Friday Cat-erpillar Blogging

Caterpillars are well adapted for feeding and growth. A newly hatched tomato hornworm caterpillar is less than 5 mm in length (1/4 inch). In a couple of weeks it can grow to thousands of times its initial weight.

The caterpillars form within tiny green eggs and chew their way out of the egg shell with their sharp mouthparts. A newly emerged caterpillar has a body that is soft and flexible. The flexibility is necessary for the caterpillar to maintain a compact form inside the egg. Once it has reached the outside world, the cuticle on the outside of the caterpillar can unfold into a shape that is larger than could be stuffed back into the egg.

A caterpillar that has just emerged from the egg is a white color. After the caterpillar unfolds, parts of the cuticle will harden and darken as the proteins that for the cuticle are cross-linked. The caterpillar goes from a creamy white to a light tan color. Entomologists refer to the hardening and cross-linking process as “tanning”.

Hornworms get their name from the distinctive black horn on the tip of the abdomen. The horn is flexible when the caterpillar is in the egg and may have a crumpled or droopy appearance when the caterpillar first emerges. The horn eventually will straighten as the caterpillar ages.

The tomato hornworms will grow up to eat a lot of tomato leaves. A gardener my find a healthy tomato plant missing quite a few leaves if hornworms are present. Like so many animals, the “baby” caterpillars are cute, but like all “cute” babies, they grow up into stages that are far less charming.

About jjneal

Jonathan Neal is a retired Associate Professor of Entomology at Purdue University and author of the textbook, Living With Insects (2010). This blog is a forum to communicate about the intersection of insects with people and policy. This is a personal blog. The opinions and materials posted here are those of the author and are in no way connected with those of my employer.
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4 Responses to Friday Cat-erpillar Blogging

  1. Alicia says:

    I am amazed at how fast these caterpillars can grow! As part of a class project I received a young tomato hornworm caterpillar and have been observing it for 3 days. Within just these 3 days I have already noticed a difference in size and color. The day I received my caterpillar it was a little more than a half inch long. Just a couple of days later it was nearly an inch long! The color was a very light green and now I can see just a little more green in it. At first I was not sure why this caterpillar was called a hornworm, but I can see the little black horn unfolding from the caterpillar. I am really anxious to see how my caterpillar progresses through its life cycle. I want to know about how long the life cycle takes to complete.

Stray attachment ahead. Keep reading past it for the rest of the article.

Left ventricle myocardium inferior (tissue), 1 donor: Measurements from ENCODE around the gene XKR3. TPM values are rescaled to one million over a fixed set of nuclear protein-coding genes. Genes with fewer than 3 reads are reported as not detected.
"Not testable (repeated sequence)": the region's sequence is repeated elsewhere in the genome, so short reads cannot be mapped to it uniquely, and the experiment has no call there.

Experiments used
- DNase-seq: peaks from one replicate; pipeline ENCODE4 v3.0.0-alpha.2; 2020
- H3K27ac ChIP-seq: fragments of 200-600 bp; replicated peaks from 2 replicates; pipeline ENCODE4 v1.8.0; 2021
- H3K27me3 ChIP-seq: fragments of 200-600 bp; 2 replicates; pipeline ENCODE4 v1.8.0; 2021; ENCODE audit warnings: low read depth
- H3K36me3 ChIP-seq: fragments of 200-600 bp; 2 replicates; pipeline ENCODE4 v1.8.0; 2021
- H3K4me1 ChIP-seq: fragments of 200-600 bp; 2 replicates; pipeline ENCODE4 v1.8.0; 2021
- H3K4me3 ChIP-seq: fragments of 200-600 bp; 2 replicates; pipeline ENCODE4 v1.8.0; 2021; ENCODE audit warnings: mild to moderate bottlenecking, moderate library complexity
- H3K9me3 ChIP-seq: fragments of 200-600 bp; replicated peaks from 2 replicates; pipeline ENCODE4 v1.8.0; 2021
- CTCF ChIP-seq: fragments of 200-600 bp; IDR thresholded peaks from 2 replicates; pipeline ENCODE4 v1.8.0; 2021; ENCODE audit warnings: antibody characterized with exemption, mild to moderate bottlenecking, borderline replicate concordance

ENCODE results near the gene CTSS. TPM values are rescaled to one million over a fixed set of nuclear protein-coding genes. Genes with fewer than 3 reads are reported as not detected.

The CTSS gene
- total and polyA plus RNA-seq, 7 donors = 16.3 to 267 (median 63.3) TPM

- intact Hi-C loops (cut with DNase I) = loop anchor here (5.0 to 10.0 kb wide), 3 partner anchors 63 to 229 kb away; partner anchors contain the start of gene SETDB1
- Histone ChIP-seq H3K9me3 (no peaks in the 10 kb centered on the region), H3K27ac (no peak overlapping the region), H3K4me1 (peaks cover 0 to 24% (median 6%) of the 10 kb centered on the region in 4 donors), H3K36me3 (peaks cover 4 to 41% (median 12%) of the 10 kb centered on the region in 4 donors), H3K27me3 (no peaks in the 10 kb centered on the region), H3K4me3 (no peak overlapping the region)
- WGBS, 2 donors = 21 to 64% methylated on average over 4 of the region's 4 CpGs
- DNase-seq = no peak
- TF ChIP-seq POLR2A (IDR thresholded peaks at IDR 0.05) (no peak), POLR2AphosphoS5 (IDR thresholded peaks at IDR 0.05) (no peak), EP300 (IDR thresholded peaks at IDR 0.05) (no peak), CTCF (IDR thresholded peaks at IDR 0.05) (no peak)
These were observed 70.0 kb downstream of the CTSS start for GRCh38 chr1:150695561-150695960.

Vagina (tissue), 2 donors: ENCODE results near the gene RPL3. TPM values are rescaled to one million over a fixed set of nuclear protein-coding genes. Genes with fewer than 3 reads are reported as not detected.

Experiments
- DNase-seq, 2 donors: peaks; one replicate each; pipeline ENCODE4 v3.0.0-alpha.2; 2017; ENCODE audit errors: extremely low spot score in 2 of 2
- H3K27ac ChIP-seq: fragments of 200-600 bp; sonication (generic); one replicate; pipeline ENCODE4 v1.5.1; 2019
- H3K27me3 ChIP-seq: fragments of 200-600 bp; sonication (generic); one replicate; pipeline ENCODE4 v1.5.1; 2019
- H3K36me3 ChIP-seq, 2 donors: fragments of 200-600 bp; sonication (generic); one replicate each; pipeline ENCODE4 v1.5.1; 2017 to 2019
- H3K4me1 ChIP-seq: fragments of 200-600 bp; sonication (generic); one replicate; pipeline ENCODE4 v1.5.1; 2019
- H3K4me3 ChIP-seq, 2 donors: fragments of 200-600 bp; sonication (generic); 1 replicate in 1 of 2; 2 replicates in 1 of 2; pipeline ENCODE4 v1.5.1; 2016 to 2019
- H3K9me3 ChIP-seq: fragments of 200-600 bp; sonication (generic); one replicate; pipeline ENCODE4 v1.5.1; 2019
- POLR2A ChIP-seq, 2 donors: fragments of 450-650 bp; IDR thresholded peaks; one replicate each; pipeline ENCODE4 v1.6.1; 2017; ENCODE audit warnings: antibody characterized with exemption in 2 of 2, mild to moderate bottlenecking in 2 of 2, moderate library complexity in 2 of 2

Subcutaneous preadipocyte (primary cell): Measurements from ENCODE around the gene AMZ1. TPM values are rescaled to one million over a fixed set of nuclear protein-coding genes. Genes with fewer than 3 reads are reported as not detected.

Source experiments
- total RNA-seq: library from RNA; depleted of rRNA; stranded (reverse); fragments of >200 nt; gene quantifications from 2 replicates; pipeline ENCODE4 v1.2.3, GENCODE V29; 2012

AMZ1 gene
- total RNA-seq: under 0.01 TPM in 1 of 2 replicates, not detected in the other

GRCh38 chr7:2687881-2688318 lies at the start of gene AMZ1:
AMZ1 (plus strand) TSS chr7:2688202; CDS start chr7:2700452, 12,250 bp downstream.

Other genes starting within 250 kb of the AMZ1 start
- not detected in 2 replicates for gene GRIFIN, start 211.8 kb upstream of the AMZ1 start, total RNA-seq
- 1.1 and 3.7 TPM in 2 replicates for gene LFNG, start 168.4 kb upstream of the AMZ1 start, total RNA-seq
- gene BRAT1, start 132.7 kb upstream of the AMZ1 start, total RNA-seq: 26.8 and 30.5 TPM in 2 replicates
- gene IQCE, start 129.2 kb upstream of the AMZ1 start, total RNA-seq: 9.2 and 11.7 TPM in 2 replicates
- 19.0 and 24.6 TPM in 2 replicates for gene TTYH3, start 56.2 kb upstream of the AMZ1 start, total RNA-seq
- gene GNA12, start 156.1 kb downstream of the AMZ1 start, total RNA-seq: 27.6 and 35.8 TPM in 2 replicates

2. Kali Stageman says:

    I’m really glad to find out how quickly hornworms grow because when we first saw them in class a few weeks ago, they were so tiny that you could barely see them. I got my caterpillar today and it is nearly an inch long and I can already see its horn. Also, I’ve been hearing that the caterpillars are typically green, but mine is bright blue. I wonder why mine’s blue…

  3. jjneal says:

    The green color comes from plant pigments. If the caterpillars are not eating fresh leaves, they will not be green.

  4. Xiayu Yuan says:

    I couldn’t imagine how fast a tomato hornworm caterpillar could grow until I got one as my pet from entomology class on Feb 3. It was only 1.5 cm in length and looked very fragile. I felt I could even look through its body. On Feb 5, only three days after, it became 1 cm longer and apparently much thicker. And its horn has blackened and straightened. I searched for some pictures of tomato hornworm caterpillar and I realized it will grow big and plump and the color will be nice. I can’t wait to see how my caterpillar will be like in next couple of weeks.

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